(first published Jan 2011)
Perhaps it needs to be pointed out again, that inside every adoptee is a baby or child who suffered the loss of a mother and the attachment to her.That damaged child and the hole in our heart we always carry, never leaves us.While we can deny, receive therapy, counselling and skilled help, do what we have to do, we will, like others who suffer trauma, carry damage and vulnerability.When the trauma is multiple, as in adoption, that wounded child needs to be treated with compassion, patience, care and love.
There is nothing that deconstructs me more, that sends me into a huge anxiety filled tailspin, than when I am hurting and tell someone I’m hurting, and they get all defensive and lash out at me. COMPASSION. CARE. PATIENCE. LOVE. I can’t say it enough! I’m already hurting (or I wouldn’t be complaining to you) , don’t smack me again with your harshness and frustration with me. This just “proves” to me that I *am* bad and I *am* unlovable and I *should* feel awful…and so I’ll complain even more, because I’m hurting more NOW than when I started the conversation! (and to someone who is reading this…you are not the only one, so don’t think I’m talking about you necessarily – this is just a general admonition for those that know adoptees, or anyone hurting, really).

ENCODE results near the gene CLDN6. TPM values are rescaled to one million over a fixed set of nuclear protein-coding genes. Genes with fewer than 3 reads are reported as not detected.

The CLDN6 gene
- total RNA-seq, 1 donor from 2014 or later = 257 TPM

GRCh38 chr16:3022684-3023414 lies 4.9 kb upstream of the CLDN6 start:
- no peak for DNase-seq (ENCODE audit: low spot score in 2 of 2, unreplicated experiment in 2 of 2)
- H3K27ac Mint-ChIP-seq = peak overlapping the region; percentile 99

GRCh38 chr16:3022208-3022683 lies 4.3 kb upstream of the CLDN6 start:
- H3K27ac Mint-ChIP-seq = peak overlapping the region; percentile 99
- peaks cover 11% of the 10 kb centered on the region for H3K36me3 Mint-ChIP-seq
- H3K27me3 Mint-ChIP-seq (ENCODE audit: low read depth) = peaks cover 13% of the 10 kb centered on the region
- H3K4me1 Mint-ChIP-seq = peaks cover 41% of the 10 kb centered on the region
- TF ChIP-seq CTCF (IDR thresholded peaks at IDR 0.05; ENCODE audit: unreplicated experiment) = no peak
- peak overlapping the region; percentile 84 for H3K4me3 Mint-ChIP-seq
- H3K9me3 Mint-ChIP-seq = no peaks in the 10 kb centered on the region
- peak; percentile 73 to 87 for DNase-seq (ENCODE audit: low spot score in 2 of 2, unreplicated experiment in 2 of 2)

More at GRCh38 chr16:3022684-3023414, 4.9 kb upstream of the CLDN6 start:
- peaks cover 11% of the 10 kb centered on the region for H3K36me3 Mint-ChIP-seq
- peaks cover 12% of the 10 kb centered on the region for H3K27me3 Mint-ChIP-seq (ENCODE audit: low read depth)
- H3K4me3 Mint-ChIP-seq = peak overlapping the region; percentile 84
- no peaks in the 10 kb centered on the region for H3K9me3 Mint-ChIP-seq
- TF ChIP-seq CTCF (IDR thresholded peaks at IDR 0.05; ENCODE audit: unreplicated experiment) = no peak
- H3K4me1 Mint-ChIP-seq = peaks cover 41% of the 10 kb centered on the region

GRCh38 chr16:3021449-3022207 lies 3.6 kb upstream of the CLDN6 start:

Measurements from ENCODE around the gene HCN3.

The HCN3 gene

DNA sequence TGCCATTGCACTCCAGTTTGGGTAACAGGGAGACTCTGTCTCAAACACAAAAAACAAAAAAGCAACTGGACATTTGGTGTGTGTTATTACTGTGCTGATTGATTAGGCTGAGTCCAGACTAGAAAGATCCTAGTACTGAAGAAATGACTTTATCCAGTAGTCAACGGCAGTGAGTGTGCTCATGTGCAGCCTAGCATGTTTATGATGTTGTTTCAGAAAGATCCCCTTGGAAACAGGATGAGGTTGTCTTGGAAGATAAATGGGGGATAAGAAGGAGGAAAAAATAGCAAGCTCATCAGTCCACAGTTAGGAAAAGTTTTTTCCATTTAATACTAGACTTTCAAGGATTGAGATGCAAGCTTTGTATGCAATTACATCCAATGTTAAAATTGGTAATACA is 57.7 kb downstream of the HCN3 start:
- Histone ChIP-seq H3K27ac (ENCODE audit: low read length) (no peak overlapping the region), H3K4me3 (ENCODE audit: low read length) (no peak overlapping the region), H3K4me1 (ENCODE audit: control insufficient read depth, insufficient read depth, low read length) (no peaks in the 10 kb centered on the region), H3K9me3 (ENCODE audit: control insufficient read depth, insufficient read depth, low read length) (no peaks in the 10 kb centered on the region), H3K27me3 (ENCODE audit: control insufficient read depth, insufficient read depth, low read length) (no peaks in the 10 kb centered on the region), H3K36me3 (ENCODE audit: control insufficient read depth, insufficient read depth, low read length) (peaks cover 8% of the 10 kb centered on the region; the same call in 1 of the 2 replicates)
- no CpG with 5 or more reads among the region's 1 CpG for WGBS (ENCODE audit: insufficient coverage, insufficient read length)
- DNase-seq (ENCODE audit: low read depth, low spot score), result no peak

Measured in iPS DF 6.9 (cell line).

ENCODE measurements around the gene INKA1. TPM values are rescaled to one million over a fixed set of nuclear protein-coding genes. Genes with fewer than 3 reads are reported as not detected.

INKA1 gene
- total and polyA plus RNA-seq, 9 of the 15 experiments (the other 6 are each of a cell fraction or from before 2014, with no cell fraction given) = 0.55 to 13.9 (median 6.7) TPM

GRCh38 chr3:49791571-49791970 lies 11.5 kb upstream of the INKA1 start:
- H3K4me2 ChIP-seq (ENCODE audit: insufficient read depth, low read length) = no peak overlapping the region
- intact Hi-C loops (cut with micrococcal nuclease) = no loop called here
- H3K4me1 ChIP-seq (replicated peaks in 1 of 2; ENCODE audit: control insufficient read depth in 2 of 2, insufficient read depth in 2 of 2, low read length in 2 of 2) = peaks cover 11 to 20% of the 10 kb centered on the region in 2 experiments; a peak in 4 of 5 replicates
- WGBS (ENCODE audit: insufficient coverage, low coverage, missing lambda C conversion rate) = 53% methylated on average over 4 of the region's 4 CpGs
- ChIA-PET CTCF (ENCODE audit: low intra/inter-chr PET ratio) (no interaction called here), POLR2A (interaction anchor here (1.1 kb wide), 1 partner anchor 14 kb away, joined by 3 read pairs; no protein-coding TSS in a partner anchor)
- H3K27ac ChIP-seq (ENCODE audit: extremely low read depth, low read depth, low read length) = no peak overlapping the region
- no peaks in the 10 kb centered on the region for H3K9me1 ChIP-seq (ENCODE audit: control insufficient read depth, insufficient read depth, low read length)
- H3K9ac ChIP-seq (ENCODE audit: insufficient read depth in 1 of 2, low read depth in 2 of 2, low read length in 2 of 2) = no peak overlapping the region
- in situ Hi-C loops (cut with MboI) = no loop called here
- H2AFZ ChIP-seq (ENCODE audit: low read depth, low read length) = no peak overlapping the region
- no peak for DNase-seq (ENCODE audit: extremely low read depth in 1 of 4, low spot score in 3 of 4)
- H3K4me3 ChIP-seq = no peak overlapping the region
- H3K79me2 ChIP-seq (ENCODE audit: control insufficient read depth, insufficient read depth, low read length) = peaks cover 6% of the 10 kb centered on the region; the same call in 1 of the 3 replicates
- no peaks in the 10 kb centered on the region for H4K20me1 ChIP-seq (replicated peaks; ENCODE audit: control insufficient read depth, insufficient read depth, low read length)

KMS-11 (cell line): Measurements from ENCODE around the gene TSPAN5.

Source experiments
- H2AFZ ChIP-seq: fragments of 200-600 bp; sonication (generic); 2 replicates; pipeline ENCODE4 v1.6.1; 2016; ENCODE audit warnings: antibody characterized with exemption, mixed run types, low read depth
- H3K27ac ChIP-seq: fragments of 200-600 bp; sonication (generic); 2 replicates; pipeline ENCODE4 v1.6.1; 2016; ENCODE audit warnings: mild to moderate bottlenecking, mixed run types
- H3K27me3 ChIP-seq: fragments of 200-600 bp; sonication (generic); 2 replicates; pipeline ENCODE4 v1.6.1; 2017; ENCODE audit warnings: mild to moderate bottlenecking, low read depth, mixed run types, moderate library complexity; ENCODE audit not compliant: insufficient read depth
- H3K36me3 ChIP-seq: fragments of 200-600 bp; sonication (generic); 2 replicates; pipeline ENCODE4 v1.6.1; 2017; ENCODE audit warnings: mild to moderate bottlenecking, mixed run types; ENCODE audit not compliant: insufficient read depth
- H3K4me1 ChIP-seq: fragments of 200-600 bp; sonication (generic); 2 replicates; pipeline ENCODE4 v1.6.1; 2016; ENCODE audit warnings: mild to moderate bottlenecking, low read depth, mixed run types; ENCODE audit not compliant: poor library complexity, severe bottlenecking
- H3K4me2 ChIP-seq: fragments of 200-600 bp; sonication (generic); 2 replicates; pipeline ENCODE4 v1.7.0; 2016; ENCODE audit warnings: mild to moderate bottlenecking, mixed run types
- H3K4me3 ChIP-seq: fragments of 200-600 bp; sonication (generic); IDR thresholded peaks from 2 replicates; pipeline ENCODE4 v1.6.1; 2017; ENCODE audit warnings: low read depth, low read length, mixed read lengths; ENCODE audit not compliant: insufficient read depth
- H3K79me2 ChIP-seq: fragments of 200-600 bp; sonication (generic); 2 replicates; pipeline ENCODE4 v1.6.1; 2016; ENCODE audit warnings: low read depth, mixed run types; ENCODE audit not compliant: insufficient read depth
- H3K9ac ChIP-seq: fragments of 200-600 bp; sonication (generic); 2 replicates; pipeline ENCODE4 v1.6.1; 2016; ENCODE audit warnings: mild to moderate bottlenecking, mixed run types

:: just to prove that I am not being holier than thou, and that God always makes me see clearly what I’m blogging by smacking me upside the head with it — my 5yo just walked over and complained about school. I got exasperated with her. I need to learn what I speak!!! I know! ::
You know what everyone in this world could use more of? People who say, “I’m really sorry you are hurting” when someone tells them of suffering and pain. Or even, “I get it, I’ve been in a similar situation.” Not “that’s nothing,” “that shouldn’t hurt” or “what do you want me to do about it? (in *that* tone of voice) or “you need to move on” or “(sigh and eye roll) we’ve talked about this already.” A few–OK, *many* — well placed smiles and expressions of “this must be hard for you, I’m sorry” or “can I help?” or “you sound stressed, would you like me to (whatever that person likes)” would turn this world around.